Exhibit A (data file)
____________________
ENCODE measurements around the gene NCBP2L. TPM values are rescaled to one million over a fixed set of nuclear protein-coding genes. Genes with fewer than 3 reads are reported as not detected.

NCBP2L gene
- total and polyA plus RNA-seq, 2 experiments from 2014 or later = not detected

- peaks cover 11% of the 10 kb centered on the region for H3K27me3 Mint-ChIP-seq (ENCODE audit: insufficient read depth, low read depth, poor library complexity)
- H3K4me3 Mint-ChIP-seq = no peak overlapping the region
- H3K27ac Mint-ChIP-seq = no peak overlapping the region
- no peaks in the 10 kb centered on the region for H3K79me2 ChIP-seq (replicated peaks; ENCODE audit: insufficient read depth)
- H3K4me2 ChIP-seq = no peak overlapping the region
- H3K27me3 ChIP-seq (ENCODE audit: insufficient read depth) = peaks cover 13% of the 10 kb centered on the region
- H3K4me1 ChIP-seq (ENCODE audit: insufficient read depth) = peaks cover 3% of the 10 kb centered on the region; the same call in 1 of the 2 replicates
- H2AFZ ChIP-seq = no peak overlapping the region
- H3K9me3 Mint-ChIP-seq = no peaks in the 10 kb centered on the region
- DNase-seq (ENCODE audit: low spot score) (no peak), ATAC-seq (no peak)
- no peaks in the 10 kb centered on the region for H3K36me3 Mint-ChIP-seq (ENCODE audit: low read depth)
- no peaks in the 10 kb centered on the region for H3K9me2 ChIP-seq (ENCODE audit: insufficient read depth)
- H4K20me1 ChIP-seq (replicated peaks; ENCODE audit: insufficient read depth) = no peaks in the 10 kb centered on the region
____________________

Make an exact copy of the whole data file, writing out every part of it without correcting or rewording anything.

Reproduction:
ENCODE measurements around the gene NCBP2L. TPM values are rescaled to one million over a fixed set of nuclear protein-coding genes. Genes with fewer than 3 reads are reported as not detected.

NCBP2L gene
- total and polyA plus RNA-seq, 2 experiments from 2014 or later = not detected

- peaks cover 11% of the 10 kb centered on the region for H3K27me3 Mint-ChIP-seq (ENCODE audit: insufficient read depth, low read depth, poor library complexity)
- H3K4me3 Mint-ChIP-seq = no peak overlapping the region
- H3K27ac Mint-ChIP-seq = no peak overlapping the region
- no peaks in the 10 kb centered on the region for H3K79me2 ChIP-seq (replicated peaks; ENCODE audit: insufficient read depth)
- H3K4me2 ChIP-seq = no peak overlapping the region
- H3K27me3 ChIP-seq (ENCODE audit: insufficient read depth) = peaks cover 13% of the 10 kb centered on the region
- H3K4me1 ChIP-seq (ENCODE audit: insufficient read depth) = peaks cover 3% of the 10 kb centered on the region; the same call in 1 of the 2 replicates
- H2AFZ ChIP-seq = no peak overlapping the region
- H3K9me3 Mint-ChIP-seq = no peaks in the 10 kb centered on the region
- DNase-seq (ENCODE audit: low spot score) (no peak), ATAC-seq (no peak)
- no peaks in the 10 kb centered on the region for H3K36me3 Mint-ChIP-seq (ENCODE audit: low read depth)
- no peaks in the 10 kb centered on the region for H3K9me2 ChIP-seq (ENCODE audit: insufficient read depth)
- H4K20me1 ChIP-seq (replicated peaks; ENCODE audit: insufficient read depth) = no peaks in the 10 kb centered on the region